I was honestly shocked to have received this award and I am so grateful to my colleagues for nominating me. I feel immensely rewarded that competitive intelligence has been taken up so much by the NORDP community.
What other innovations have you observed within NORDP (or the field of research development) since you first joined?
After working in research development for more than ten years, one thing I’ve noticed many of us in the field collectively doing is trying to shift our faculty and leadership away from being so reactive, and toward being more proactive or more strategic. It seems like there has always been that mindset of “What’s the latest funding opportunity that has come out? What can I apply to right now?” But what we want our leaders and faculty thinking about is how to plan years out into the future. I think adopting a strategic mindset is so much more at the forefront now than it was years ago, and I think that is a really great place for those of us in RD to be — supporting our leadership and helping shift into that proactive mindset.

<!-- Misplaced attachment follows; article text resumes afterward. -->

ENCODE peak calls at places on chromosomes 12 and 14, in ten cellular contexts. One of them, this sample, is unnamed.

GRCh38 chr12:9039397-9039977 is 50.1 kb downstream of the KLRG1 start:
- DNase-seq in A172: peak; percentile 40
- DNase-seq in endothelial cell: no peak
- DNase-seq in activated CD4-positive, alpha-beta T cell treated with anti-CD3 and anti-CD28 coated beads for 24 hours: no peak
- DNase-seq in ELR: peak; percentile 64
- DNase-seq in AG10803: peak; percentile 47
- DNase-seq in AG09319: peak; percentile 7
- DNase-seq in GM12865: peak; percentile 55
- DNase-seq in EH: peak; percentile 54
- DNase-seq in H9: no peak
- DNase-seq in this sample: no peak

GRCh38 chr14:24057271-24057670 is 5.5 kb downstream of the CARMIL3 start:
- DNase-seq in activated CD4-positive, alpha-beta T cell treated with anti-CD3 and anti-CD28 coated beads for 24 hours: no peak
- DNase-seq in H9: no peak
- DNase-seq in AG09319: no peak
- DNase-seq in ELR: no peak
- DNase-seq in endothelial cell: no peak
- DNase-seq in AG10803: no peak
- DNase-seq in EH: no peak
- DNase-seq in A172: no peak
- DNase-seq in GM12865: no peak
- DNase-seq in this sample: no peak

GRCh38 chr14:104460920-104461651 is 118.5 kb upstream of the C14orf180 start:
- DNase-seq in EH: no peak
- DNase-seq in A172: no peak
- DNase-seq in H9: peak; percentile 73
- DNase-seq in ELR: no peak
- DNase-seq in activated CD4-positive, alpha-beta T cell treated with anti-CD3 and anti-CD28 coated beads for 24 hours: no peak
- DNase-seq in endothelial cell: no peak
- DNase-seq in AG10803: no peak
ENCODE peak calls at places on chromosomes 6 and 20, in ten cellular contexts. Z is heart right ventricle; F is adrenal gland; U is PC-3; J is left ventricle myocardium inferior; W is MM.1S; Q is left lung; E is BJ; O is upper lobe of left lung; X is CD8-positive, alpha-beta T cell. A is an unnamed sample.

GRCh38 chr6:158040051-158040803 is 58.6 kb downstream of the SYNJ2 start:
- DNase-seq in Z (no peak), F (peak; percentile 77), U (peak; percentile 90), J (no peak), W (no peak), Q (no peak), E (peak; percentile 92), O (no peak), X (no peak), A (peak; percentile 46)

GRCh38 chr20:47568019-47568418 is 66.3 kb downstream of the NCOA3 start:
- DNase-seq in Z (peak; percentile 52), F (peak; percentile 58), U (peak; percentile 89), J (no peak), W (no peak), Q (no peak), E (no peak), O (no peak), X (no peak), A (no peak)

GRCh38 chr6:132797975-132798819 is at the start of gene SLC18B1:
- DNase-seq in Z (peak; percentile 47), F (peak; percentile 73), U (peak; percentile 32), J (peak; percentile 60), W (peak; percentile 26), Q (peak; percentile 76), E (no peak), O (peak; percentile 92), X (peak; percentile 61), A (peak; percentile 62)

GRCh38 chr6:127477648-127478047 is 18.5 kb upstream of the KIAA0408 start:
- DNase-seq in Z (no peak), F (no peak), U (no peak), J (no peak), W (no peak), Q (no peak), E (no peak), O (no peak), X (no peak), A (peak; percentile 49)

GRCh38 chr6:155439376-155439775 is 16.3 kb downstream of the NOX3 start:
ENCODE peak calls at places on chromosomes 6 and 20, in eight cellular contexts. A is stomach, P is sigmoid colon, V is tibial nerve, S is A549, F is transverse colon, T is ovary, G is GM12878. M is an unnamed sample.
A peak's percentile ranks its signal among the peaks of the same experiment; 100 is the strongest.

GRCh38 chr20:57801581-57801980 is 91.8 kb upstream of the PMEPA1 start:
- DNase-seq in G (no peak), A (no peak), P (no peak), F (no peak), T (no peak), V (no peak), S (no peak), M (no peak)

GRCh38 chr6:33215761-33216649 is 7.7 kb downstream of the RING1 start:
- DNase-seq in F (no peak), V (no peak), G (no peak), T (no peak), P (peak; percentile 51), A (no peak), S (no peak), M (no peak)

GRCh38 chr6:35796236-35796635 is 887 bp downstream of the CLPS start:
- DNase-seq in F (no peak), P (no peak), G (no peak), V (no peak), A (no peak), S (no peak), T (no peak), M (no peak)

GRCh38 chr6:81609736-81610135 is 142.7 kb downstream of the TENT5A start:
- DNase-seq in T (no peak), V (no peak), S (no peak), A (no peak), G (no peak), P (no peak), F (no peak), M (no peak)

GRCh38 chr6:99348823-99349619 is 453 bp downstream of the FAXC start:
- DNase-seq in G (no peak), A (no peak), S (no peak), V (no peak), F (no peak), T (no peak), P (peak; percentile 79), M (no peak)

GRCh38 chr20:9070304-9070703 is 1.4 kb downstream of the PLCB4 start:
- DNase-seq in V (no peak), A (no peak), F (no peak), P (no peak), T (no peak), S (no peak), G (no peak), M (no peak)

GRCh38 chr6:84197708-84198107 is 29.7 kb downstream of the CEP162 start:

What advice do you have for NORDP members leading their own innovative initiatives within the field of RD?
One thing I have learned throughout this process is that nobody is an island. You can’t do it alone. You can have the idea and the vision and believe in it passionately, and that’s great, but you need to find others who will understand what you’re trying to do and support you and want to be part of that journey. I have been thrilled to see people incorporating CI into their office — that is something I never would have imagined when I first started doing CI. And the process of growing CI as a priority within RD wasn’t always easy, but luckily I had people who supported me and who could see the value of what I was doing. So my advice would be to find your vision, but also find your people. Cultivating a network is key to reaching those lofty goals and it’s also really rewarding to see people appreciate and see the value in what you’re doing. It can feel hard at times to let others in on something you may feel ownership of, but I also believe people will recognize you for what you do, so be generous and let people in.